Gardening, whether it involves the blooming, landscaping variety or growing plants that yield fresh fruits, nuts, and vegetables, is one of the most popular hobbies on earth. One might say it is a perennial favorite. It is estimated that 117.6 million people in the United States alone have gotten their hands dirty in a garden over the past 12 months.

This is a pastime with rules, some of which were made to be broken and some that are hard and fast. For example, climate always dictates the types of plants that will survive and flourish in a given area. Some parts of the U.S. enjoy almost year-round growing seasons – even in the dead of winter – when the proper vegetation is planted at the proper time. The best “rulebook” for gardening is the United States Department of Agriculture (USDA) “Plant Hardiness Zone Map”. This is the standard by which gardeners and growers can determine which plants are most likely to thrive at a location. The map is based on the average annual minimum winter temperature, divided into 10-degree Fahrenheit zones. Users can simply type in a zip code and find the hardiness zone for given area. Follow the rules presented by the map, and there’s a good possibility of gardening success.

There are also some rules of gardening that can be broken (and nobody gets hurt!). In her article discussing England’s iconic “Great Dixter” garden, horticulturist Amy Merrick offers several:

  • “Forget the native-plants only rule. Exotic tropicals, local wildflowers, splashy annuals, staid evergreens, reliable perennials and structural shrubs can all coexist.
  • Ax the axiom about planting specimens in odd-number groups to replicate the natural world. Plant quantities that fit the available space.
  • Tallest plants in the back? This is another rule to challenge. Try occasionally spiking the front row of your border with a statuesque plant.”

 The Rules of Safety in the Garden

Gardening might seem like a safe hobby, and for the most part, it is. However, any strenuous activity done in the outside elements – heat and cold – can lead to injuries if the safety rules are not followed. The U.S. Consumer Product Safety Commission estimates that emergency rooms treat more than 400,000 injuries each year related to gardening.

Dr. James Walter, an orthopedic surgeon in the North Texas area and a member of the Texas Health Spine & Orthopedic Center referral line offers five rules to keep you safe in the garden.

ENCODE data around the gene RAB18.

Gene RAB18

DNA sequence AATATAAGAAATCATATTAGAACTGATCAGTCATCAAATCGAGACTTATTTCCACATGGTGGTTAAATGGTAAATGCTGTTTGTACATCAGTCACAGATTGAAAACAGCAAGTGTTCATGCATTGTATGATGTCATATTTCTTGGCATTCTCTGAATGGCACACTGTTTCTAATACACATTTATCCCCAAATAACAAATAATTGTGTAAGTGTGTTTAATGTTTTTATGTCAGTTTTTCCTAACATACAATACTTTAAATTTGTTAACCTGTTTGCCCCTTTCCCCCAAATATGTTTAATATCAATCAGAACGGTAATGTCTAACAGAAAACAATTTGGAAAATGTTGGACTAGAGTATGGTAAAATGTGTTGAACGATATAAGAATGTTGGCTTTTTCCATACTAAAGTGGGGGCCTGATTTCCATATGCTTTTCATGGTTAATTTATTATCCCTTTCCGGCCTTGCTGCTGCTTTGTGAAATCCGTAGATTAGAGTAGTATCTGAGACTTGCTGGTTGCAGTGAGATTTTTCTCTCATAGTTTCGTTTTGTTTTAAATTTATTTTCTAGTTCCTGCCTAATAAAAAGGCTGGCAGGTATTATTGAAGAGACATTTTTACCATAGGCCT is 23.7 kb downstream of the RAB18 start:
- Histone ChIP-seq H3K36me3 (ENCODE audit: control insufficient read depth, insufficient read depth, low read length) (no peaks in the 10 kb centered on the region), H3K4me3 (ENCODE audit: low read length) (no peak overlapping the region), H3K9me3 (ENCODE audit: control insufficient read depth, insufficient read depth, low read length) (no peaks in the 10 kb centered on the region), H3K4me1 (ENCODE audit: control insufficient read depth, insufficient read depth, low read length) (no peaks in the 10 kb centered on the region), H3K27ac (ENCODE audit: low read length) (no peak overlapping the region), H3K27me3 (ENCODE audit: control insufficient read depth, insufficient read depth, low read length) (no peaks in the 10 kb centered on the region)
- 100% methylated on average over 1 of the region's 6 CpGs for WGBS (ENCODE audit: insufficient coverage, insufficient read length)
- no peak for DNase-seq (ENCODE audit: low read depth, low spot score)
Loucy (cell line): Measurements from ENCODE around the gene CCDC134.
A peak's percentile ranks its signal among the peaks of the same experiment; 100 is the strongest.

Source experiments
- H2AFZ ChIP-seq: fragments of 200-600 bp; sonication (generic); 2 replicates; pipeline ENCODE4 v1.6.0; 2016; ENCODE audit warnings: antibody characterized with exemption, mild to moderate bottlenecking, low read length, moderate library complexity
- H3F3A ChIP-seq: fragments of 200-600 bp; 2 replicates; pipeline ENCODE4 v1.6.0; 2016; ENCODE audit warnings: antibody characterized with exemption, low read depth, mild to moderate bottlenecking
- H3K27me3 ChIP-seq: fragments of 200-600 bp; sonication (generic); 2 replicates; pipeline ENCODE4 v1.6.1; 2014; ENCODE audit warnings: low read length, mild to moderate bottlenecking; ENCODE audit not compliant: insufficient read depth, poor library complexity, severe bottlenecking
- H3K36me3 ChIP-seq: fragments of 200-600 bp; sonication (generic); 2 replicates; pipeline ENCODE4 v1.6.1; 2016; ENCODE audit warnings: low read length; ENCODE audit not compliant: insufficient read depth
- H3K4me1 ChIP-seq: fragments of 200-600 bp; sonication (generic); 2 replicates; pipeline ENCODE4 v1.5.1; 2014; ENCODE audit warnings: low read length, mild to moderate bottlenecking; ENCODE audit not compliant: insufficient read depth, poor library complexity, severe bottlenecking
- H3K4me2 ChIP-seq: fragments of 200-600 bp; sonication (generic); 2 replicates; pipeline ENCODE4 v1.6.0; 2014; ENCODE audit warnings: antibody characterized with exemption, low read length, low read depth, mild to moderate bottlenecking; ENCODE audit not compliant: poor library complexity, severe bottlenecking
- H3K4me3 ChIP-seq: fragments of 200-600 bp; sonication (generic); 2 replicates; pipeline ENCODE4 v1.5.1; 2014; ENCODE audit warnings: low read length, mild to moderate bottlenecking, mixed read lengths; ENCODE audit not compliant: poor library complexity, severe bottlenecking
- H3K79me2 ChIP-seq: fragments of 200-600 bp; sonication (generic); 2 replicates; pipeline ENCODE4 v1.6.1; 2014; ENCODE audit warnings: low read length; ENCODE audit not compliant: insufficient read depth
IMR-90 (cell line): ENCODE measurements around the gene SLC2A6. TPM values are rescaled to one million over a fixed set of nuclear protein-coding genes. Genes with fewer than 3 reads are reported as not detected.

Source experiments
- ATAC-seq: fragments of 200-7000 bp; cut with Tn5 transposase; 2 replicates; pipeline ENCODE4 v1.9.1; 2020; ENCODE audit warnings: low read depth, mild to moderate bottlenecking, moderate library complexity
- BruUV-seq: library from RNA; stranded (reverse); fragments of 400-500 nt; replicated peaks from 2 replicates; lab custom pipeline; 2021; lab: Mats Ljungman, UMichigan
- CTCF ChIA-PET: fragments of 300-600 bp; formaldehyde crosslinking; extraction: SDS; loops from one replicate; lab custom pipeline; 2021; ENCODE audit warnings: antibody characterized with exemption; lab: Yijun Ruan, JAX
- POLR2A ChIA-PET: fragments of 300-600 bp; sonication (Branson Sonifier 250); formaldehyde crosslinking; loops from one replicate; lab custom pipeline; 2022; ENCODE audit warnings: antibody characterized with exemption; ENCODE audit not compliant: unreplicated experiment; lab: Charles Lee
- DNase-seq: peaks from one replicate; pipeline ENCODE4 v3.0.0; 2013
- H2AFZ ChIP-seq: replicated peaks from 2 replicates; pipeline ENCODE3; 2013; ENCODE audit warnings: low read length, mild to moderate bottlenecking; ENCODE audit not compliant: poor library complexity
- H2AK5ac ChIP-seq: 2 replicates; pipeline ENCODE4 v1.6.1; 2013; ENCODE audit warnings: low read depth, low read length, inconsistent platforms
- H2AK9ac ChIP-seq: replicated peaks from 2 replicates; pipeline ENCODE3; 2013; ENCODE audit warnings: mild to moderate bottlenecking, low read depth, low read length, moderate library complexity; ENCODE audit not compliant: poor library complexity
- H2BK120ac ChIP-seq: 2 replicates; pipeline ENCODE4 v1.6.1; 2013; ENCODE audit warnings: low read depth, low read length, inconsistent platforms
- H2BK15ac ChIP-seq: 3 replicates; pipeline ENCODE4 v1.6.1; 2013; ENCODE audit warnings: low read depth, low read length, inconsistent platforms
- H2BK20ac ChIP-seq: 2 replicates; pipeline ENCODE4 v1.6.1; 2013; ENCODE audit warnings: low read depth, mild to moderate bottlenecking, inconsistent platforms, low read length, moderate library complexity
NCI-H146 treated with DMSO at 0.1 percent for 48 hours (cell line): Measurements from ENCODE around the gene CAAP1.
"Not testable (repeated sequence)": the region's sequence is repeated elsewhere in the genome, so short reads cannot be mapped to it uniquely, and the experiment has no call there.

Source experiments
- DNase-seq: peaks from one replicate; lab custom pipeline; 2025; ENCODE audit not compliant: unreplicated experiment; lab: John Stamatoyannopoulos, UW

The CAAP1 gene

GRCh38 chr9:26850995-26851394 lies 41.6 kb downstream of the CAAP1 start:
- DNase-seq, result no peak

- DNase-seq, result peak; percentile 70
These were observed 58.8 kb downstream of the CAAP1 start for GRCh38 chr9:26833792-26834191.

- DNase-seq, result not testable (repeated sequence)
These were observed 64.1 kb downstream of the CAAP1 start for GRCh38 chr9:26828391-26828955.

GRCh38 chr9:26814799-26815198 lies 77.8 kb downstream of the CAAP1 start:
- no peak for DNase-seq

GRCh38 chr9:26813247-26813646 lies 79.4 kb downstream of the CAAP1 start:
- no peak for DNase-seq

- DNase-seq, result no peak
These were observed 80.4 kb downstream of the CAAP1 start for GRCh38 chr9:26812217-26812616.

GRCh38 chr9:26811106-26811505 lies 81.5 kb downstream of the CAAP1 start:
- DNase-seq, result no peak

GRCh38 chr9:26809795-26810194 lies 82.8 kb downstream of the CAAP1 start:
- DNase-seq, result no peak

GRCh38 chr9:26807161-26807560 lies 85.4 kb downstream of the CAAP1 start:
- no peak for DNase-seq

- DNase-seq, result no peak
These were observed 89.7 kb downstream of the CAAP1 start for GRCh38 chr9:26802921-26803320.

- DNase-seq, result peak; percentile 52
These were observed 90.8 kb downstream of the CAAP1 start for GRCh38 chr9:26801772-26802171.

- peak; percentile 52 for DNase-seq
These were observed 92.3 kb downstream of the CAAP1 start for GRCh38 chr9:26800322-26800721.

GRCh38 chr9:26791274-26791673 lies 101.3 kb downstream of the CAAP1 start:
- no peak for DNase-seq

Rule #1: Warm Up Before Getting into the Gardening Game

“Muscle strains are more likely to occur when they are not properly stretched before strenuous activity, such as pulling weeds, digging or other gardening activities,” he said. “It’s a good idea to walk around the garden and do some stretches before digging in.”

Rule #2: Don’t Bend it Like Beckham

“Kneeling, instead of bending, will put far less strain on your body,” Dr. Walter said. “I suggest investing in a good pair of kneepads or a gardening pad to save the wear and tear on your knees.”

Rule #3: CAUTION if Lifting More Than a Finger

“The most dangerous activity in the garden involves lifting objects,” he said. “They don’t even have to be heavy objects. Lifting anything improperly can cause muscle strains, disc damage, and overall discomfort. ALWAYS engage the legs, not the back, and when carrying heavy pots or plants, hold them as close to the body as possible.”

Rule #4: Avoid Repetition. Avoid Repetition.

“Repetitive motions, carried out over a prolonged period of time can cause muscle strain, inflammation, and serious pain,” he said. “Digging, pruning, raking, trimming and any other gardening activity, when done over a long period of time, can lead to this strain. It’s a good idea to change tasks every 15 minutes or so.”

Rule #5: Hydrate Your Plants and Yourself

“No matter the season – summer or winter – it is important to have a supply of water on hand while gardening in order to avoid dehydration,” Dr. Walter said. “A lack of fluids in the body can cause dizziness and, in some cases, falls, which can cause serious injuries.”

If you’ve injured yourself in the garden and your pain has persisted longer than two weeks, contact us to make an appointment with one of our orthopedic physicians.

   Physicians who are members of the referral program practice independently and are not employees or agents of THSOC.